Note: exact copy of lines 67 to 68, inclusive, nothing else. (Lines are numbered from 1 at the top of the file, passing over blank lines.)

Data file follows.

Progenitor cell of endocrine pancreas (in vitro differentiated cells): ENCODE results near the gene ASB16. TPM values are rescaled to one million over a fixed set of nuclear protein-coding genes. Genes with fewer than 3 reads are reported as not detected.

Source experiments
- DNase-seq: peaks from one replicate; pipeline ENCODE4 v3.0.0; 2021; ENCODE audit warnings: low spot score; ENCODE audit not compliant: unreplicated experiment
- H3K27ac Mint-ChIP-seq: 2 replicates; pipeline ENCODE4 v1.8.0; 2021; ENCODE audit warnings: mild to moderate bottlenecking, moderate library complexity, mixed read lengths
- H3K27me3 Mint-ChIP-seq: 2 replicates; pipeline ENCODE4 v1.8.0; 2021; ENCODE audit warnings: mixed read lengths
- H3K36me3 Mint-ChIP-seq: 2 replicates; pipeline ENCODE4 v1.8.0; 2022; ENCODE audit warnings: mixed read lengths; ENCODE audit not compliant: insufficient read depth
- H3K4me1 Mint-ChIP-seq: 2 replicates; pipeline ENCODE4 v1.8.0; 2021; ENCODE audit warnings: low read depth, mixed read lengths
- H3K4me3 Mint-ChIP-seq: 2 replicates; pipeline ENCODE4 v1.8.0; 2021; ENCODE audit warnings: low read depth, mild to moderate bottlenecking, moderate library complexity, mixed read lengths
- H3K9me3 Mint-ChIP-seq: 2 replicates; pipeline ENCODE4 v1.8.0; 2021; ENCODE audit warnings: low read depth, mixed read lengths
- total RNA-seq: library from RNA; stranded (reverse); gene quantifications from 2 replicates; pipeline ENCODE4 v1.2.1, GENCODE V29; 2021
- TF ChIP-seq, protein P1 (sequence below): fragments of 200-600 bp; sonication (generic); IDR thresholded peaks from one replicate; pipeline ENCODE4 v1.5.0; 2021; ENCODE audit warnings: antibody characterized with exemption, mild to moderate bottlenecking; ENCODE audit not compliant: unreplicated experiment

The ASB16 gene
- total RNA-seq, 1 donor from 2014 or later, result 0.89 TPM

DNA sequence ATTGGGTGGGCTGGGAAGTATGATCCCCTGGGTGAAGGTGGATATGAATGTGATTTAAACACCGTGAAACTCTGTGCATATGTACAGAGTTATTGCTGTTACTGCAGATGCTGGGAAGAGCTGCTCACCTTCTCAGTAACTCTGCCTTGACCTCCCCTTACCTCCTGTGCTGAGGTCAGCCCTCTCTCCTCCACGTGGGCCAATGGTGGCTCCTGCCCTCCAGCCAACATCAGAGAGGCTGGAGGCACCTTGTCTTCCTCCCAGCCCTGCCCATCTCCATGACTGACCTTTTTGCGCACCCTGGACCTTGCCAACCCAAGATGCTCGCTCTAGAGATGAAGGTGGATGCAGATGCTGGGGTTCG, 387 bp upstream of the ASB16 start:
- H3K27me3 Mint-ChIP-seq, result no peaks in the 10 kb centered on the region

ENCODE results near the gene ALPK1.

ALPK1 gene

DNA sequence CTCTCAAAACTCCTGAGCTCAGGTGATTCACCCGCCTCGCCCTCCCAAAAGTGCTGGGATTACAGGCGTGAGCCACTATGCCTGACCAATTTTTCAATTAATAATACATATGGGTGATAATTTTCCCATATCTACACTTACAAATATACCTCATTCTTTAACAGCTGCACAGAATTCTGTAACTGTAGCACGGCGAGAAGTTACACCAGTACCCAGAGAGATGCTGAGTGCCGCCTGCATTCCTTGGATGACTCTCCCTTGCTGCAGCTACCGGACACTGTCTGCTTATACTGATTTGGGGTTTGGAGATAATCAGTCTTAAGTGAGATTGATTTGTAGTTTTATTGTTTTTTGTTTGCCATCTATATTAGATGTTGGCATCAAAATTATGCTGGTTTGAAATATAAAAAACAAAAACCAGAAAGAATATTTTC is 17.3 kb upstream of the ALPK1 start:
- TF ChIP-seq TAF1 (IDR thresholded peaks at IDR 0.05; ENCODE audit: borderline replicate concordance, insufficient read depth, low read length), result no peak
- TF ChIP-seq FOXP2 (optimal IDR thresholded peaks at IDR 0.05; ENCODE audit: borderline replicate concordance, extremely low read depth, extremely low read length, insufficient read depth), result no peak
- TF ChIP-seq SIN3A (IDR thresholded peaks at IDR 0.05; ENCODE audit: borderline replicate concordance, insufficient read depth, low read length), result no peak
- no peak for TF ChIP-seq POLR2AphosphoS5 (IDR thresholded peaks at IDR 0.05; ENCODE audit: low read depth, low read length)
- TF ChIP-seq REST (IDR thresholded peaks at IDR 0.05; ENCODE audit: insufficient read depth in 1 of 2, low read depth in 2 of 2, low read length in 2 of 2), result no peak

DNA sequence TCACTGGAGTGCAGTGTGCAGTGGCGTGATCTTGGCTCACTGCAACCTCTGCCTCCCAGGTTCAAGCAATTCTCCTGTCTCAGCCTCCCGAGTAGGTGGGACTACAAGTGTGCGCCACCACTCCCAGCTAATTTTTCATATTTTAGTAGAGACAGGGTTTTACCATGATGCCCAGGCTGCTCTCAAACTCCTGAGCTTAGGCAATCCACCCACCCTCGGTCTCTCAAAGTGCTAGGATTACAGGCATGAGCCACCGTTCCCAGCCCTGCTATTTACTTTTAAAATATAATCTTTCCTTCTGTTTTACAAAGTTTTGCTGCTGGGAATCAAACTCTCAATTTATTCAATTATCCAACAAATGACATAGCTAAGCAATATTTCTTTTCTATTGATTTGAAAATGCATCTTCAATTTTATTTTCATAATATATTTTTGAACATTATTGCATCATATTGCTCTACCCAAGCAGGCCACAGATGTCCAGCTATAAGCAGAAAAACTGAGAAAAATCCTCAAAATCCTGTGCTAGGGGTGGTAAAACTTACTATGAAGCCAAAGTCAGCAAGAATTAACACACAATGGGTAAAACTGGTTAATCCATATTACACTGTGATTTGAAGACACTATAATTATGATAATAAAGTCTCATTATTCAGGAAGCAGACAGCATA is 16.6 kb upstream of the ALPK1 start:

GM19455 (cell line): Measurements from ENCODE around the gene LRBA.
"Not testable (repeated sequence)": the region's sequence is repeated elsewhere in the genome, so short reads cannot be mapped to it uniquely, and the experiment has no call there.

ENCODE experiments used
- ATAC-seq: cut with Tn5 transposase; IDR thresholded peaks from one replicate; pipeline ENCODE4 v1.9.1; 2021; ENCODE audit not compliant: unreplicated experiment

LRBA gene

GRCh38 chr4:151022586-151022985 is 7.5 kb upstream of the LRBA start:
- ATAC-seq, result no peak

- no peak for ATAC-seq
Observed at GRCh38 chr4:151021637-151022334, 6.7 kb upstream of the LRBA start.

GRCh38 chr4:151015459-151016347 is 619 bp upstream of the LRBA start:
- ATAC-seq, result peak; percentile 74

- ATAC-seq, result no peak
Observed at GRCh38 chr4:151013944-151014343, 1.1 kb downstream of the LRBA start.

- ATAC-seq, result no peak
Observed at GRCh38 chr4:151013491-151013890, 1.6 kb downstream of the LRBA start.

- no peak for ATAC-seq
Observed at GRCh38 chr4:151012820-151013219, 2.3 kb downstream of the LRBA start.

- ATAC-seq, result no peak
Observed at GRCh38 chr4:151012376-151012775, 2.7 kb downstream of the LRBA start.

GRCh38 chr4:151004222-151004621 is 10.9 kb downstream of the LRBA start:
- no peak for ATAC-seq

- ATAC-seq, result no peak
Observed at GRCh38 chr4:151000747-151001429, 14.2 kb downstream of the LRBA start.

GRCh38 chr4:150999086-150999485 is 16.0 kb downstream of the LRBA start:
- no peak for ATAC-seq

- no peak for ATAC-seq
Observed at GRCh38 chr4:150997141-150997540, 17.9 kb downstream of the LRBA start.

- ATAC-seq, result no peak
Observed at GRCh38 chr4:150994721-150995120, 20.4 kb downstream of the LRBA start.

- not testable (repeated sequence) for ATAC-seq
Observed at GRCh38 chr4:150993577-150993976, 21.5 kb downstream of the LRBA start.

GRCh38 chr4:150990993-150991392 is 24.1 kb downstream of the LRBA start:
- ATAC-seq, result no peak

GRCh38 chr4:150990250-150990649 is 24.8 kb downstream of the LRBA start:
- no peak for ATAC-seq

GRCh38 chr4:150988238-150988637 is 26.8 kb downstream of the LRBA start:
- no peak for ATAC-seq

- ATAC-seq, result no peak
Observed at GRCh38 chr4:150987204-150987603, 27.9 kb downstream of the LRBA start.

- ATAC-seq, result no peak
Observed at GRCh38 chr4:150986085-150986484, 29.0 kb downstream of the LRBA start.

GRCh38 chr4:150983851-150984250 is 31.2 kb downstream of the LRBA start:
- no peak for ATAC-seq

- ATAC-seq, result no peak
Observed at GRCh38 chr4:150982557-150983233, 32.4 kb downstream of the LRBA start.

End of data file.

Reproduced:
- no peak for ATAC-seq

- ATAC-seq, result no peak